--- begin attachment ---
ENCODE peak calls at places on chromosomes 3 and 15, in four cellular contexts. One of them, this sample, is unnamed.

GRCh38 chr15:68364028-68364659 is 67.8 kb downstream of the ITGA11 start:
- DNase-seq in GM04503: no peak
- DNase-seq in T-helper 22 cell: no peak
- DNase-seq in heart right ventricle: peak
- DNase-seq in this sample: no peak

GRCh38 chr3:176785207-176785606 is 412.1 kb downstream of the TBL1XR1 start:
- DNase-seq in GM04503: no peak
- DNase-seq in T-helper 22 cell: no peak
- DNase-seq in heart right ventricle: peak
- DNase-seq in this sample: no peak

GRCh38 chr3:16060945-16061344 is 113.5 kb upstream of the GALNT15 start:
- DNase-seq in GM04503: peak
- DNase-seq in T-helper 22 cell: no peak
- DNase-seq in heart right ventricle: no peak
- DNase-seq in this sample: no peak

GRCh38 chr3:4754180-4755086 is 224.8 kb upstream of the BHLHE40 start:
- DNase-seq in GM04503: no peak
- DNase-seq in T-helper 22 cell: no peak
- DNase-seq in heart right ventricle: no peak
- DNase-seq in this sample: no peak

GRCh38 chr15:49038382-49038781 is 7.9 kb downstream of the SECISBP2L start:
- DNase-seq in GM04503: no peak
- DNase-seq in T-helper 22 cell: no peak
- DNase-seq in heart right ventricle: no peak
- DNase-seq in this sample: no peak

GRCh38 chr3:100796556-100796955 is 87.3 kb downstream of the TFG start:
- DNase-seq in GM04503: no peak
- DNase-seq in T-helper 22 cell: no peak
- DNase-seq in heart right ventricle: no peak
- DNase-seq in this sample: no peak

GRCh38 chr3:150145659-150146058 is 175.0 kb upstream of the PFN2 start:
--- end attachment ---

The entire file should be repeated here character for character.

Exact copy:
ENCODE peak calls at places on chromosomes 3 and 15, in four cellular contexts. One of them, this sample, is unnamed.

GRCh38 chr15:68364028-68364659 is 67.8 kb downstream of the ITGA11 start:
- DNase-seq in GM04503: no peak
- DNase-seq in T-helper 22 cell: no peak
- DNase-seq in heart right ventricle: peak
- DNase-seq in this sample: no peak

GRCh38 chr3:176785207-176785606 is 412.1 kb downstream of the TBL1XR1 start:
- DNase-seq in GM04503: no peak
- DNase-seq in T-helper 22 cell: no peak
- DNase-seq in heart right ventricle: peak
- DNase-seq in this sample: no peak

GRCh38 chr3:16060945-16061344 is 113.5 kb upstream of the GALNT15 start:
- DNase-seq in GM04503: peak
- DNase-seq in T-helper 22 cell: no peak
- DNase-seq in heart right ventricle: no peak
- DNase-seq in this sample: no peak

GRCh38 chr3:4754180-4755086 is 224.8 kb upstream of the BHLHE40 start:
- DNase-seq in GM04503: no peak
- DNase-seq in T-helper 22 cell: no peak
- DNase-seq in heart right ventricle: no peak
- DNase-seq in this sample: no peak

GRCh38 chr15:49038382-49038781 is 7.9 kb downstream of the SECISBP2L start:
- DNase-seq in GM04503: no peak
- DNase-seq in T-helper 22 cell: no peak
- DNase-seq in heart right ventricle: no peak
- DNase-seq in this sample: no peak

GRCh38 chr3:100796556-100796955 is 87.3 kb downstream of the TFG start:
- DNase-seq in GM04503: no peak
- DNase-seq in T-helper 22 cell: no peak
- DNase-seq in heart right ventricle: no peak
- DNase-seq in this sample: no peak

GRCh38 chr3:150145659-150146058 is 175.0 kb upstream of the PFN2 start: